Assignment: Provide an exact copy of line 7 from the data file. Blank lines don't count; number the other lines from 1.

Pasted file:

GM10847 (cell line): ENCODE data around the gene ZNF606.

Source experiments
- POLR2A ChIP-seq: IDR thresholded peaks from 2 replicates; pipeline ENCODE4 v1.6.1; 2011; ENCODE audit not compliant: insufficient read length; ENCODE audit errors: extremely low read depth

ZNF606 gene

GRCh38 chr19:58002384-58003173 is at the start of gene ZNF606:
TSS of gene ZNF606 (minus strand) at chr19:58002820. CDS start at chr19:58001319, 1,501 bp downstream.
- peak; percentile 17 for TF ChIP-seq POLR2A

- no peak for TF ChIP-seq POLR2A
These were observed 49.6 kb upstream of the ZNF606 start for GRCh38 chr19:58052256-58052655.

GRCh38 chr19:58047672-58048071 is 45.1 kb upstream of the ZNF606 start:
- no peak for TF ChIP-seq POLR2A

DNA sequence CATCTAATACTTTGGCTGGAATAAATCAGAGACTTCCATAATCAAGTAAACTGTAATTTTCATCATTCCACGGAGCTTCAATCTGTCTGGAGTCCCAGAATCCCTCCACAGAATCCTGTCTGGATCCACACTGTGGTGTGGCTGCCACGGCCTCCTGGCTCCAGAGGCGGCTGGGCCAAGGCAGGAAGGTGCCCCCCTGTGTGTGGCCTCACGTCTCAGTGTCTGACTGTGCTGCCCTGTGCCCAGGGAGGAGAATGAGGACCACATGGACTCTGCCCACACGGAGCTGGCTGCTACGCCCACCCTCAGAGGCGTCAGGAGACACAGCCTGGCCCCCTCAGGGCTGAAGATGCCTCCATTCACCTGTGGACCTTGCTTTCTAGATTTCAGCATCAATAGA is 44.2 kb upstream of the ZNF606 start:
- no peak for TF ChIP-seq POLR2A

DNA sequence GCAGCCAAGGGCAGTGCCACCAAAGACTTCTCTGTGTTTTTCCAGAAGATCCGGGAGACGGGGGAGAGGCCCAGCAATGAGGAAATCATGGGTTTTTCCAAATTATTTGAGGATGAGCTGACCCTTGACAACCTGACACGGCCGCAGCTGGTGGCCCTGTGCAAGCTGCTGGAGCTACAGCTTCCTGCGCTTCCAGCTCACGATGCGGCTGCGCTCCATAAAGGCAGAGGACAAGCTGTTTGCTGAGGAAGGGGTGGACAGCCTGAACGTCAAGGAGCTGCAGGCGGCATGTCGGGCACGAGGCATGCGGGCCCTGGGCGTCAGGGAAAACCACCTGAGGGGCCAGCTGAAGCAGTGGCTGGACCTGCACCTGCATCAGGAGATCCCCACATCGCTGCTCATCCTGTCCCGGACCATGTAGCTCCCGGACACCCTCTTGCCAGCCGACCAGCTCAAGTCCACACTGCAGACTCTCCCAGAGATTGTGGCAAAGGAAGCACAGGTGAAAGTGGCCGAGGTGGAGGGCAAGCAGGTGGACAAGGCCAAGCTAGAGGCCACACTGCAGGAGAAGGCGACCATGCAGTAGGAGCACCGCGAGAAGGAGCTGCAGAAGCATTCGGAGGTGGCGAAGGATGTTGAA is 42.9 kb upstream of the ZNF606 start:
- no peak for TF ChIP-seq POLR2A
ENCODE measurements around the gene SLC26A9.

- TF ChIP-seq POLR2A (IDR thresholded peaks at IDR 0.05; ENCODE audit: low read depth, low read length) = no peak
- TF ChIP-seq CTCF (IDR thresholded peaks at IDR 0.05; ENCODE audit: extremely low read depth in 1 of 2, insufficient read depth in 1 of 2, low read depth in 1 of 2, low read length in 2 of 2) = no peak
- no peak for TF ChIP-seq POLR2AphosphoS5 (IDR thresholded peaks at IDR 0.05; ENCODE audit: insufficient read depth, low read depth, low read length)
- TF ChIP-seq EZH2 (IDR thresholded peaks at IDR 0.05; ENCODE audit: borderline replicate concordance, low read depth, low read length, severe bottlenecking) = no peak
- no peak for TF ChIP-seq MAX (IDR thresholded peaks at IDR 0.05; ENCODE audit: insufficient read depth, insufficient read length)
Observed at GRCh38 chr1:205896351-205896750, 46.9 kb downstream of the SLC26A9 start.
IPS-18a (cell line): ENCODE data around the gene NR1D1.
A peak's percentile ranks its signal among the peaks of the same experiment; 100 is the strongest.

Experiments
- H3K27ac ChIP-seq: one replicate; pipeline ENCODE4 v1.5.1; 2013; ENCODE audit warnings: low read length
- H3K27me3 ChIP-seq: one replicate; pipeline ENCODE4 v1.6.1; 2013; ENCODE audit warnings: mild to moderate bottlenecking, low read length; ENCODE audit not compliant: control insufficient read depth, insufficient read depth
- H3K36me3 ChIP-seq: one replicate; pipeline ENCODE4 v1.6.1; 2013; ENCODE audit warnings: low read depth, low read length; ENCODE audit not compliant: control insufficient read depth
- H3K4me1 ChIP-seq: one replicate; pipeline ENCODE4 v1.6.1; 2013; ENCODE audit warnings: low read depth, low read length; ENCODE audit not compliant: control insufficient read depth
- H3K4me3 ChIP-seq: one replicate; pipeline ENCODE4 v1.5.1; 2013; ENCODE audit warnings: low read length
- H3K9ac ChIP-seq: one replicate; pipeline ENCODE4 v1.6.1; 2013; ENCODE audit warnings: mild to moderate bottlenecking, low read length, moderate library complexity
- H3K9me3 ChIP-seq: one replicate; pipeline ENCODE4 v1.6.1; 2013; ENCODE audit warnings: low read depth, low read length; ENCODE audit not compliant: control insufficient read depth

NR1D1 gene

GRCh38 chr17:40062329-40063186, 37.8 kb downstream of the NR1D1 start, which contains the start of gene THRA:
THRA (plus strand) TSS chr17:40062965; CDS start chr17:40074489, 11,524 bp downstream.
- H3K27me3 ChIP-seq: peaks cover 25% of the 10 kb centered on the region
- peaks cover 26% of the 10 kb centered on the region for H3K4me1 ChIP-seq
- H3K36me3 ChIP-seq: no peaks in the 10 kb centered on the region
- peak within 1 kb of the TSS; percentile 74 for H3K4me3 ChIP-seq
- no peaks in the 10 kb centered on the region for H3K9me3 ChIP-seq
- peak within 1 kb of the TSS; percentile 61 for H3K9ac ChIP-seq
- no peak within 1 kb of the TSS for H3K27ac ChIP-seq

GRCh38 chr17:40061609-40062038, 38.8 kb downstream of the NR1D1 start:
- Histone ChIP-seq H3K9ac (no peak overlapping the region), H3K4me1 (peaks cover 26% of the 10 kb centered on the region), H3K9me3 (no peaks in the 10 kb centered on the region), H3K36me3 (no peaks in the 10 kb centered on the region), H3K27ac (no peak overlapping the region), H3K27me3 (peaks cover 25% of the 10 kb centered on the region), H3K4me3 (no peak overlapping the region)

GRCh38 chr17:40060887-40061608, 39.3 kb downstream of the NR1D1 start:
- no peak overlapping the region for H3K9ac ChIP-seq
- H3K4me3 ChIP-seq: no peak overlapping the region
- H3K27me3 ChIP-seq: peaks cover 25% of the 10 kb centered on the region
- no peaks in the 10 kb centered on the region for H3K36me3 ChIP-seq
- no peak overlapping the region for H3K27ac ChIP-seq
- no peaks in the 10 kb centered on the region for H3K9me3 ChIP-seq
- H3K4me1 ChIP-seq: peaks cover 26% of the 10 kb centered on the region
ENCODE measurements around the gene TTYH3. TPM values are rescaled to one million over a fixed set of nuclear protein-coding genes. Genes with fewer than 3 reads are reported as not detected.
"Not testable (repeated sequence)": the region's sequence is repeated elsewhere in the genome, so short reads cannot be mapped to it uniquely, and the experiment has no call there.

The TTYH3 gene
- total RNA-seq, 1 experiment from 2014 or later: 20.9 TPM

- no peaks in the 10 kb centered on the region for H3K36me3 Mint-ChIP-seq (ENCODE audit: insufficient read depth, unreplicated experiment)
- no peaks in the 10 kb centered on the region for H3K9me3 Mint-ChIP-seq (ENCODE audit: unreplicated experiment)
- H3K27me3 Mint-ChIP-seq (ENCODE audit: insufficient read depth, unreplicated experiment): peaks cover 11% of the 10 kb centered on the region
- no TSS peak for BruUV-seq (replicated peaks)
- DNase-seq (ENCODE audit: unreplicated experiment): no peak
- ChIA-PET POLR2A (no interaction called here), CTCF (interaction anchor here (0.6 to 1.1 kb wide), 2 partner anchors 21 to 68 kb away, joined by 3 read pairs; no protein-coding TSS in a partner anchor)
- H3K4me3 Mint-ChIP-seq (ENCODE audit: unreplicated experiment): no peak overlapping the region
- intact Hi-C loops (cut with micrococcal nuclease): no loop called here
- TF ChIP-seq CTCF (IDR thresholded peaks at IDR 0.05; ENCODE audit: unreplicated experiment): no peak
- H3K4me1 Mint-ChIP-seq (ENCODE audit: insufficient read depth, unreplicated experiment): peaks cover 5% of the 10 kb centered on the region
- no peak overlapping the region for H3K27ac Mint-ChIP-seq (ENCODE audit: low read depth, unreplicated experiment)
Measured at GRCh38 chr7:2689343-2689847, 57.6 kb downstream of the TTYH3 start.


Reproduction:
- peak; percentile 17 for TF ChIP-seq POLR2A